NHTSA has taken steps to meet these goals. It has published requests for public comments and held public meetings regarding potential barriers to autonomous functions in vehicles. It has also requested comments on a potential pilot program to collect data on the operation of autonomous vehicles and comments related to potential standards involving advanced technologies, such as adaptive driving beam systems and camera-based rear-visibility systems. NHTSA has also been actively researching methods for evaluating and testing ADAS. These have included the following NHTSA- and USDOT-sponsored studies:
This growing body of research will guide NHTSA’s future evaluation of ADAS and Level 3 through Level 5 autonomous vehicles. Manufacturers working in the ADAS space should study this research, take advantage of the opportunity to publicly comment on NHTSA’s proposals, and reach out to NHTSA to ensure Agency personnel remain apprised of the latest technologies. As these technologies grow more specialized and the interaction among various vehicle components becomes more complex, manufacturers should work with the Agency to ensure that NHTSA understands their technology well enough to regulate and investigate potential failures appropriately.
--Autonomous Vehicle Legislation
On September 6, 2017, the House of Representatives passed the Safely Ensuring Lives Future Deployment and Research In Vehicle Evolution (“SELF DRIVE”) Act, H.R. 3388. The SELF DRIVE Act was the first major federal effort to regulate autonomous vehicles beyond the previously adopted “voluntary” guidelines. The SELF DRIVE Act aims to improve NHTSA’s “ability to adapt federal safety standards to this emerging technology, and clarify federal and state roles with respect to self-driving cars.”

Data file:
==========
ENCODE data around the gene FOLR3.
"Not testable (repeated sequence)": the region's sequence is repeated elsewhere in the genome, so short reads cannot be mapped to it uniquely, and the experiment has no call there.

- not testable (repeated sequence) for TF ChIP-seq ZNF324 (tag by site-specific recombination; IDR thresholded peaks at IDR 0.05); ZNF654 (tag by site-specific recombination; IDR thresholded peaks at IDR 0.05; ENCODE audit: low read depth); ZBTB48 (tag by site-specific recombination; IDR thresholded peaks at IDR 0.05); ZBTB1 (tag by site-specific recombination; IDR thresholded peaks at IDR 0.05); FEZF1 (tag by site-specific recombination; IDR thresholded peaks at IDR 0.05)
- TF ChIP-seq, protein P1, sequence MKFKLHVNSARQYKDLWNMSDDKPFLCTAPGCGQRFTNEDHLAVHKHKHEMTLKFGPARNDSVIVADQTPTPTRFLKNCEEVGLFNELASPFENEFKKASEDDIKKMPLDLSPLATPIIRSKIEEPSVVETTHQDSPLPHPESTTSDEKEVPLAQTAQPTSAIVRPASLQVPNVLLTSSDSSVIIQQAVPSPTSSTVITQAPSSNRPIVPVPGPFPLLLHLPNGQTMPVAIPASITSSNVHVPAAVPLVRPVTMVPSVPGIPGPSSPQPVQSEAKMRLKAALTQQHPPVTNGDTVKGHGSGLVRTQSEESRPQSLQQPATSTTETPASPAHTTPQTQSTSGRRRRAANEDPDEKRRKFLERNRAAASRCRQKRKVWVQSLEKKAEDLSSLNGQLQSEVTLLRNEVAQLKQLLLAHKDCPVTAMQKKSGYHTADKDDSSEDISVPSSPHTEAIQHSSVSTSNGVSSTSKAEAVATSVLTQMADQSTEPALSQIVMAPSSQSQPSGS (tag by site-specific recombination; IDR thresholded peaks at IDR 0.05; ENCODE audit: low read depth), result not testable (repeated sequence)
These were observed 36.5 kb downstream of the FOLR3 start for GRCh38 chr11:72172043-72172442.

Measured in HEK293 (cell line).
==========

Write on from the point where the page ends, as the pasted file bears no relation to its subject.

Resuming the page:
A few weeks after the House passed its bill, a similar bill, the American Vision for Safer Transportation through Advancement of Revolutionary Technologies (“AV START”) Act, S. 1885, moved out of the Senate Committee on Commerce, Science and Transportation by unanimous vote. The Senate bill would have excluded commercial trucks from key provisions and contained several differences with the House version. The AV START Act has languished in the Senate for over a year and, at the time of this writing, negotiations within the Senate are underway to address the concerns of certain senators, but the bill does not appear poised to pass. With a new Congress in January 2019, these bills will need to be re-introduced and will potentially be changed to reflect the make up of the new Congress and changes to vehicle technology since the bills were originally introduced.